Exploitation of Excessive Data Exposure is simple, and is usually performed by sniffing the traffic to analyze the API responses, looking for sensitive data exposure that should not be returned to the user.
APIs rely on clients to perform the data filtering. Since APIs are used as data sources, sometimes developers try to implement them in a generic way without thinking about the sensitivity of the exposed data. Traditional security scanning and runtime detection tools will sometimes alert on this type of vulnerability, but they can’t differentiate between legitimate data returned from the API and sensitive data that should not be returned. This requires a deep understanding of the application design and API context.
APIs often send more information than is needed in an API response and leave it up to the client application to filter the data and render a view for the user. An attacker can sniff the traffic sent to the client to gain access to potentially sensitive data that can include information such as account numbers, email addresses, phone numbers, and access tokens.
In the example, the client-side code running in the user’s web browser is submitting a POST request to a backend API to retrieve stored payment information. In this case, the API is retrieving stored credit card information, specifically primary account number (PAN) and card verification value (CVV) code. Within the world of credit card handling and payment processing, this type of data is deemed to be sensitive as part of PCI-DSS and must be protected appropriately. The scope of what is necessary for protection varies depending on exposure of the cardholder data environment, or where the data is stored, processed, or transmitted.
This sensitive data sharing may be intentional as part of the design or necessary for functionality. As a result, organizations augment with additional security controls such as stronger authentication or encrypted transport to ensure the data is sufficiently protected. In the example, you can see additional HTTP security headers to help protect the data, such as x-frame-options for mitigating cross-frame scripting attacks and x-xss-protection for mitigating cross-site scripting attacks. Some organizations may also mask data being returned to a client to avoid cases where someone intercepts traffic or views data outside of the intended client application. Relying on the client-side code to filter or obscure such sensitive data is typically not appropriate since attackers regularly bypass client-side web application and mobile application code and call APIs directly.
In 2019 a security researcher found that by passing a phone number in an API request the Bounceshare application would return an access token and RiderId associated with the account for that phone number. An attacker could automate this process by using a phone number dump found online and a script allowing them to gain unauthorized access to multiple user accounts. Once logged in to a target user’s Bounceshare account the attacker would have access to sensitive information such as their driver’s license, email address, and photos. If the target user had linked their Paytm account for payments, the attacker could also see the user's balance and book rides from the target user's account.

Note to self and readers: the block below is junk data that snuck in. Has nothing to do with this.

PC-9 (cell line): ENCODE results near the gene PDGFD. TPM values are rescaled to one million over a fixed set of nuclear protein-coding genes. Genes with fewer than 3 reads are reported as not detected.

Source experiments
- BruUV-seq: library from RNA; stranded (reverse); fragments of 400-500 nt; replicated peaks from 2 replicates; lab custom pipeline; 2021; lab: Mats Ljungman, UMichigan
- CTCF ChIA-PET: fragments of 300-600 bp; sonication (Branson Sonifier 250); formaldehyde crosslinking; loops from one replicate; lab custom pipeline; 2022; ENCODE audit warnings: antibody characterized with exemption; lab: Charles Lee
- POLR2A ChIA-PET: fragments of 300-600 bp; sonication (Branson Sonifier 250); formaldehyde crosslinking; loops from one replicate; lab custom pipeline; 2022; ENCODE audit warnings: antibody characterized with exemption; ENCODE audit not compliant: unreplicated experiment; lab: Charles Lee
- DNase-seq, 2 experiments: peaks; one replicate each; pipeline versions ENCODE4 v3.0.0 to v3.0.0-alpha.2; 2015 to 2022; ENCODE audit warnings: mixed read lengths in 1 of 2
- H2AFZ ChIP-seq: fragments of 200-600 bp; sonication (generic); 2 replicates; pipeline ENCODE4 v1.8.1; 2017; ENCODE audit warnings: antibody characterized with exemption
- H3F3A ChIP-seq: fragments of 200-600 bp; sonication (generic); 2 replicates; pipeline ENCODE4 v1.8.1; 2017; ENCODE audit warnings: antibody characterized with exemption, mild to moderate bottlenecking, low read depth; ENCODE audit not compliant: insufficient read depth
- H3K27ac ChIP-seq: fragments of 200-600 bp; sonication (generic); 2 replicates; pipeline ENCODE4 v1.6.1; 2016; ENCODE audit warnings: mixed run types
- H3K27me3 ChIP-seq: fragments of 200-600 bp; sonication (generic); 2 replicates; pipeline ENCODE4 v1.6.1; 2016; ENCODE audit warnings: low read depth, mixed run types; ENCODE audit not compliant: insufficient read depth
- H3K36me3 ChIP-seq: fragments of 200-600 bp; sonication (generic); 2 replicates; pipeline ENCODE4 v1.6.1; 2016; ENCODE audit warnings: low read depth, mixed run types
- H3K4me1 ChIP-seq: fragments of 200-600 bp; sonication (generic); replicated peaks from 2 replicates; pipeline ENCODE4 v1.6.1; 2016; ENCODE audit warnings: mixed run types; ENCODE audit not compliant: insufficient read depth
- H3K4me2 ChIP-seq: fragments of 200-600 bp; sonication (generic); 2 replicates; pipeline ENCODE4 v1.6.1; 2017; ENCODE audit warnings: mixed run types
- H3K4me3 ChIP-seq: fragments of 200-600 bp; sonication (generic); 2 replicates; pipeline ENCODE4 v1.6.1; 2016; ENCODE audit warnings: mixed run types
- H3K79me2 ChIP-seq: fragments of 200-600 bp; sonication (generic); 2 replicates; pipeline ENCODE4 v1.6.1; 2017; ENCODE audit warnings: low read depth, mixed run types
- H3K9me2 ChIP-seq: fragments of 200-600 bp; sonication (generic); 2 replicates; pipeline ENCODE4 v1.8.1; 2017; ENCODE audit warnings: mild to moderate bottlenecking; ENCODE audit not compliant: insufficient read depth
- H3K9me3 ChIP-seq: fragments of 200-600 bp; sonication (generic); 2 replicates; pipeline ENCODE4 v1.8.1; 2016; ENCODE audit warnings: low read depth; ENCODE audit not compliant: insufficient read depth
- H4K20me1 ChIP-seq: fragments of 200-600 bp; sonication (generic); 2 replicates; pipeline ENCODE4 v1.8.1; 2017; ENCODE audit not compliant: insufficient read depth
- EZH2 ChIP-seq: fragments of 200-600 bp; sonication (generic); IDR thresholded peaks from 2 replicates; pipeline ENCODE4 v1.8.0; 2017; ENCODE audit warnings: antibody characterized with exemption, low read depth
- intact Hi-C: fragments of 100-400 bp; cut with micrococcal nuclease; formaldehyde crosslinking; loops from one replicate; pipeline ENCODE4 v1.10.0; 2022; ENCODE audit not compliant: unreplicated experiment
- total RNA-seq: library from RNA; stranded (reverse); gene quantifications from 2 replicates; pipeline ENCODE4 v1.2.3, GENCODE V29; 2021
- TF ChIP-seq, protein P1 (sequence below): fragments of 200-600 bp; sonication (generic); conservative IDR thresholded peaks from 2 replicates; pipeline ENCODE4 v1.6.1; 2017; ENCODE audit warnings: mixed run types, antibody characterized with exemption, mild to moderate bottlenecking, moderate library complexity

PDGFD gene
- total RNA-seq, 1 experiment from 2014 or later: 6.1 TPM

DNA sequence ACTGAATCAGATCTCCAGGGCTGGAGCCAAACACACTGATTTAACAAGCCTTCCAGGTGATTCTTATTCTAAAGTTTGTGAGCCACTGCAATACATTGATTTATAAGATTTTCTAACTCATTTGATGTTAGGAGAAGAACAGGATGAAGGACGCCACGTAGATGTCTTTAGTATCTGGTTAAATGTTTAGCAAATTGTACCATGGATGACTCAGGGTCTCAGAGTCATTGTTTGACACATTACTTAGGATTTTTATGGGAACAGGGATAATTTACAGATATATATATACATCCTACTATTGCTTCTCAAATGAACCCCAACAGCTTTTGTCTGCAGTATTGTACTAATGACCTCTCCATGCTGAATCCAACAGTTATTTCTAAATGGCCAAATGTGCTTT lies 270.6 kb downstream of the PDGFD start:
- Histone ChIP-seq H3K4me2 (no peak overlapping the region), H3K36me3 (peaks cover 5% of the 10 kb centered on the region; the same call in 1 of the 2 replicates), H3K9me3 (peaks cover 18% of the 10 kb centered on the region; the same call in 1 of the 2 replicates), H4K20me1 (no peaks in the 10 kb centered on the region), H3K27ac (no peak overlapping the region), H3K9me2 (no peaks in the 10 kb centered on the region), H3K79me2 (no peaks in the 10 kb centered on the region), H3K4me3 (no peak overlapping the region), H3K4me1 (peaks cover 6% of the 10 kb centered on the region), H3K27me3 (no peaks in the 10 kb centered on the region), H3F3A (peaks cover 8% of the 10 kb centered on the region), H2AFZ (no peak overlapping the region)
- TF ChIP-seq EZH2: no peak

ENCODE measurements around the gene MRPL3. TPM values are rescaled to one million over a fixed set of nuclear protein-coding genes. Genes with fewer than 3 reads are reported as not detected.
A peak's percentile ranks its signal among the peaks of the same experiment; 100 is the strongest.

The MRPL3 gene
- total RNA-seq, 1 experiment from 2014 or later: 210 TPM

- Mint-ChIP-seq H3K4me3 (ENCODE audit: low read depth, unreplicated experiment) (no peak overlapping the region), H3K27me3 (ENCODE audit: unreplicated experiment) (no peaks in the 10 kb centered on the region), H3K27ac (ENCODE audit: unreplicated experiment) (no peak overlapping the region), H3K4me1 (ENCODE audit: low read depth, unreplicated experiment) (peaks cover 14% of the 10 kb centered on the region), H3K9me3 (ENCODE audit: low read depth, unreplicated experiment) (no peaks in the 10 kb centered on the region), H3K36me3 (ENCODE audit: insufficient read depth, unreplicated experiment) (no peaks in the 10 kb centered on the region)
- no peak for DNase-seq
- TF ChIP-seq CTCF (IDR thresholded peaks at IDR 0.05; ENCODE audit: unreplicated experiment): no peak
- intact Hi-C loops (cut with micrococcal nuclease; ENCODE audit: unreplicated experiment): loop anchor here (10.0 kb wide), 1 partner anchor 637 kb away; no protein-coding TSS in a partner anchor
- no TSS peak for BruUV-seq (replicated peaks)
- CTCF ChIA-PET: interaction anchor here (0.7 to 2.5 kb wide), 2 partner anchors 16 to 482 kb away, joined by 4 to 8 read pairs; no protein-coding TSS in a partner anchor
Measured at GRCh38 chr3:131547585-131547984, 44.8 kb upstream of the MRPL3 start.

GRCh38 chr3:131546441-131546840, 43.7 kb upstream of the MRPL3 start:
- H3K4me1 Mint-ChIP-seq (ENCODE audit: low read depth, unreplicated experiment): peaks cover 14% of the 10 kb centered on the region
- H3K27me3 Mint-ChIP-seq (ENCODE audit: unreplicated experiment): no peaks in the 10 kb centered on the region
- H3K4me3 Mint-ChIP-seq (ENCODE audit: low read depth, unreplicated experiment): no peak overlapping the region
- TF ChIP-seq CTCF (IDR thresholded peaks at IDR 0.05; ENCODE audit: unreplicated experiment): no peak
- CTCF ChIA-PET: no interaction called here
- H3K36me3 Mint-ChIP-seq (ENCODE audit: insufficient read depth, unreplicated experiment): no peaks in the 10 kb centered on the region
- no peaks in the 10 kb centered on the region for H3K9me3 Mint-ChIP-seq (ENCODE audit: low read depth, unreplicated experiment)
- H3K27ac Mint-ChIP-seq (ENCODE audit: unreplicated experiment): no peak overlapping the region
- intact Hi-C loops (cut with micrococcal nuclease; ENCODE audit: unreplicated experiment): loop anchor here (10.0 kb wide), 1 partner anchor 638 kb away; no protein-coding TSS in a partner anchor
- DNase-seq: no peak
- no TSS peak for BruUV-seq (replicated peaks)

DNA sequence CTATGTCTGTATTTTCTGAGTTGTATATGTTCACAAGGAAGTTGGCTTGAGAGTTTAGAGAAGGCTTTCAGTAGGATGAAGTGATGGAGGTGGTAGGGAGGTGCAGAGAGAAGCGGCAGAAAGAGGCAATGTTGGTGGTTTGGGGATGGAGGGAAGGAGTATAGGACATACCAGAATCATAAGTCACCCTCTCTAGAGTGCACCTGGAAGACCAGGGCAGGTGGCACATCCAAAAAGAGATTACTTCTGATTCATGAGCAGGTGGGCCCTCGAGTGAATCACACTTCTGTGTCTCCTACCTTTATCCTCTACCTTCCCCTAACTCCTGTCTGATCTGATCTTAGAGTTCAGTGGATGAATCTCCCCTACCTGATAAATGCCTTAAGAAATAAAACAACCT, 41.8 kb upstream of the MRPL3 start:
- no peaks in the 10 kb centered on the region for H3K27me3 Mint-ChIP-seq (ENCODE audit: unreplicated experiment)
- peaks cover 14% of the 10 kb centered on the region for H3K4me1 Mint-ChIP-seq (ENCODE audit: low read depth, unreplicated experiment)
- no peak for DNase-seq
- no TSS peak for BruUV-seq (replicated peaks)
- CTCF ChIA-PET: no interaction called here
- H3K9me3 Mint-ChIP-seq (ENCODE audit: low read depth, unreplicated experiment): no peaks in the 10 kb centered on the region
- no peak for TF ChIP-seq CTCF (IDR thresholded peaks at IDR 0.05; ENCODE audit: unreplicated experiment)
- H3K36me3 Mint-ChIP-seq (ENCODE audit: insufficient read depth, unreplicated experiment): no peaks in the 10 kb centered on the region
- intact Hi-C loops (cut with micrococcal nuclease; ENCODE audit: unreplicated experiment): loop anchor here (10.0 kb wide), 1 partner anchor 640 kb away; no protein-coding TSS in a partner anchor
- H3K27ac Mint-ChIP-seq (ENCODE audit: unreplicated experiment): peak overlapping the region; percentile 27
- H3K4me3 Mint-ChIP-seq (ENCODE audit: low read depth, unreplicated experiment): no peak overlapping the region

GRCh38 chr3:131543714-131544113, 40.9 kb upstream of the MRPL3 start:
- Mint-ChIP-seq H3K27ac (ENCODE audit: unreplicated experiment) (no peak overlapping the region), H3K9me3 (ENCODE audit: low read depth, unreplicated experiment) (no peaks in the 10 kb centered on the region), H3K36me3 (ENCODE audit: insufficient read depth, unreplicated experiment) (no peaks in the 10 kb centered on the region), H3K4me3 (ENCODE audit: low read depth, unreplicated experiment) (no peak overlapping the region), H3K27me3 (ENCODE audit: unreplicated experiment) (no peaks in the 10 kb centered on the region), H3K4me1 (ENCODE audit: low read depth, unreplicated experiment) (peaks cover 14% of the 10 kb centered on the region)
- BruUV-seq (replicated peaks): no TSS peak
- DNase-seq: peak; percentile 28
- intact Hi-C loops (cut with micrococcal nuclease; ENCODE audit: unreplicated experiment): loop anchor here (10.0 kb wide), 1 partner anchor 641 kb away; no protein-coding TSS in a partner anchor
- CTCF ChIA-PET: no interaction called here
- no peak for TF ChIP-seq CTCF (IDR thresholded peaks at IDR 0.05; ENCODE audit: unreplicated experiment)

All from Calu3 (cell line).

Traditional security controls like WAFs and API gateways have no context to identify sensitive data being sent over an API and therefore do not understand the exposure risk of the data being sent. Typically, they will employ basic pattern matching and message filtering to identify sensitive data types, also referred to as regular expression (regex) patterns. While these types of filters can catch well-defined sensitive data types such as PANs or social security numbers ( SSNs), they do not understand API context and business logic flows. They will flag any data that matches the pattern, regardless of whether it is necessary to block the request, encrypt payloads or obscure data. API gateways are often used to mediate API calls that contain sensitive data, and this may be necessary as part of an overarching enterprise architecture, application design or systems integration. Blocking or masking sensitive data wholesale often breaks functionality as a result leaving security teams reluctant to aggressively use these capabilities in proxies in favor of relying on the API/application layer to control exposure.
An API security solution must be able to identify and report on the large variety of sensitive data types that can be sent in API requests and responses. These solutions must also have the ability to baseline and track API access per endpoint and per user in order to identify excessive consumption of sensitive data. These solutions must also provide API context and a range of response actions so that not every transmission of sensitive data results in an alert or blocked request.
Salt Security's Michelle McLean speaks with the team at Xolv about how Xolv has deployed Salt to protect the APIs at the heart of its healthcare applications.
As part of our continuing mission here at Salt to educate the broader industry, our technical evangelist, Michael Isbitski, provides a comprehensive overview of the challenges and best practices in API security.